Donald McGurk showed how to lead Australian hi-tech

By Peter Roberts

The board of Australian defence communications and technology company Codan has announced a new CEO to replace Donald McGurk (pictured) who is retiring after 21 years at the helm.

Alf Ianniello has big shoes to fill, with the company’s share price plunging on the announcement of McGurk’s departure in August from $17.64, to this morning’s opening price of $10.17.

Ianniello has runs on the board himself, as an electrical engineer and Wharton graduate, he has held leadership roles in international companies including Schefenacker Vision Systems and BAE Systems.

As head of what was Australia’s only surgical mask manufacturer, Detmold at the onset of the Covid-19 pandemic, he rapidly expanded the company against massive disruptions to global supply chains.

Ianniello improvised the local development and build of new mask production equipment, with revenues for the mask and packing solutions manufacturer growing during his stint as CEO to exceed US$450 million.

But it is always difficult succeeding the single man who built a company like Codan from relative obscurity into a global group with manufacturing operations in Adelaide, Canada, the United States and Malaysia.

In the 2020-21 year the manufacturer of HF radios for defence customers and hand-held metal detectors booked a record net profit after tax of $90.2 million and record full-year sales of $437 million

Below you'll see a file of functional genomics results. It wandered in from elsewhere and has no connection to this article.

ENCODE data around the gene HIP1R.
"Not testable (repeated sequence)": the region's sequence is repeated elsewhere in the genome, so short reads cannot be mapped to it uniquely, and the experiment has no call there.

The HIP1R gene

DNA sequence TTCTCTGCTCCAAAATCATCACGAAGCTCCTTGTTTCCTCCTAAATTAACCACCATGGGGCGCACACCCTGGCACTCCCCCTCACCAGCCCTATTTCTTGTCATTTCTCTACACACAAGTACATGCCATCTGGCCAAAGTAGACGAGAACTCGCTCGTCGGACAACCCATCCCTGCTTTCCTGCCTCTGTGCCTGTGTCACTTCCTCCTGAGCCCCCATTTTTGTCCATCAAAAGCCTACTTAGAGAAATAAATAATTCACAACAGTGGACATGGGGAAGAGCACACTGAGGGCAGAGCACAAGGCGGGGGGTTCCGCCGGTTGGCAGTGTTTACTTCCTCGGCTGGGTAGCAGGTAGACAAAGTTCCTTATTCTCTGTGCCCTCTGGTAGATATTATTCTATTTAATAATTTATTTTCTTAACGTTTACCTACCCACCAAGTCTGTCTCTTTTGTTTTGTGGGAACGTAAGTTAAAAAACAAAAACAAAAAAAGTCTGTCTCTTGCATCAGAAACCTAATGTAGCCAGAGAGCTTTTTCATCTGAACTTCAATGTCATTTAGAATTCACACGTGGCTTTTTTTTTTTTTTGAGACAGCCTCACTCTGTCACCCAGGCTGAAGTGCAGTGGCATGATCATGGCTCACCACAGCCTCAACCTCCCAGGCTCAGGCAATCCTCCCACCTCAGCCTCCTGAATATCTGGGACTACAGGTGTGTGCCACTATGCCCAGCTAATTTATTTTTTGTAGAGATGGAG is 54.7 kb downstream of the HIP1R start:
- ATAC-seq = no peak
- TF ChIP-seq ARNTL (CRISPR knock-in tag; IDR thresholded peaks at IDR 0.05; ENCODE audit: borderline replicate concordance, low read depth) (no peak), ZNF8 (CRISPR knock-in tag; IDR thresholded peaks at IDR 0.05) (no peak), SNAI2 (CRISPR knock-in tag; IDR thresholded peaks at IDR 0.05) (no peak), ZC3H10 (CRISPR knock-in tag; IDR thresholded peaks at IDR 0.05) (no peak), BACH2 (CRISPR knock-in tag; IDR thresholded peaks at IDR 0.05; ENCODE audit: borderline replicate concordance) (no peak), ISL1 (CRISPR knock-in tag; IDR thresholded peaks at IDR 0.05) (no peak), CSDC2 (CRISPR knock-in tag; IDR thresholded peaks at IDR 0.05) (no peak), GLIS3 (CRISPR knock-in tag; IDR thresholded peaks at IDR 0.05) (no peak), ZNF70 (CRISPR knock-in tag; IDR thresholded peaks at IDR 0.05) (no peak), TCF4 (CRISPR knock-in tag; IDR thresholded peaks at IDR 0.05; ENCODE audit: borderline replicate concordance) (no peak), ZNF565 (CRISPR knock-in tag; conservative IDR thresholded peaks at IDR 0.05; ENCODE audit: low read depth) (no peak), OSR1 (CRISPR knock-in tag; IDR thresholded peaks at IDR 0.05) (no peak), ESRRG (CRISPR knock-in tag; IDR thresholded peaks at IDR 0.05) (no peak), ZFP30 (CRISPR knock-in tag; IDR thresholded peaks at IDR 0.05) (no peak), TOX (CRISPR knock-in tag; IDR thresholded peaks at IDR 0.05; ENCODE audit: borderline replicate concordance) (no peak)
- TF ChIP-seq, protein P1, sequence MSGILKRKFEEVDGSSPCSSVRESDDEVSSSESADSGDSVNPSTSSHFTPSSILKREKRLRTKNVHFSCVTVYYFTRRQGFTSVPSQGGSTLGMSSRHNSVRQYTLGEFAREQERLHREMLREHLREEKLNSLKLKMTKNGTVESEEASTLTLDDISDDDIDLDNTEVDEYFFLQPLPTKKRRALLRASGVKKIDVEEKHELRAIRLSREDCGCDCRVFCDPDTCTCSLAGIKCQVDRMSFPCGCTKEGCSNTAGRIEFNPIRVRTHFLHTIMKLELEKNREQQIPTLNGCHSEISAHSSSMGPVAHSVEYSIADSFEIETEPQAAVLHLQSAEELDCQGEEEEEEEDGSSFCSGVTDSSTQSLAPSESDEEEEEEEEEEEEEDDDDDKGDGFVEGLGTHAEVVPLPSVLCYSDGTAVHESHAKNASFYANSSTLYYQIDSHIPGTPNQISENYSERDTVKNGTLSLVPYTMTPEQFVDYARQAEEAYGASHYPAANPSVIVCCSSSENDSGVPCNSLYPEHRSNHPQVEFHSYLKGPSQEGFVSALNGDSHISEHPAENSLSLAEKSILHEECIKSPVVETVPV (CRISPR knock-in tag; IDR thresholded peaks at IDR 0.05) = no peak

Chairman David Simmons said: “Under his leadership, Codan has become one of Australia’s genuinely global technology companies that is recognised as a world leader in developing robust and reliable electronics solutions for government, corporate, NGO and consumer markets across the globe.”

McGurk spotted and took advantage of two major trends, the encryption of defence radio equipment and a global appetite for metal detectors by professionals and amateurs as well as the hopeful in the developing world.

Early sales of metal detectors in Africa seemed surprising to many of us, but McGurk moved aggressively into the market with the company’s defence-bred technologies besting competition, with Codan’s metal detection business now accounting for 75 per cent of sales, with communications at 22 per cent.

Defence showed rapid growth under McGurk, just less than the stellar growth in metal detection.

Alf Ianniello has a head start in filling McGurk’s shoes – most recently Codan bolstered its tactical communications business with the acquisition of US companies Domo Tactical Communications and Zetron.

Picture: Donald McGurk

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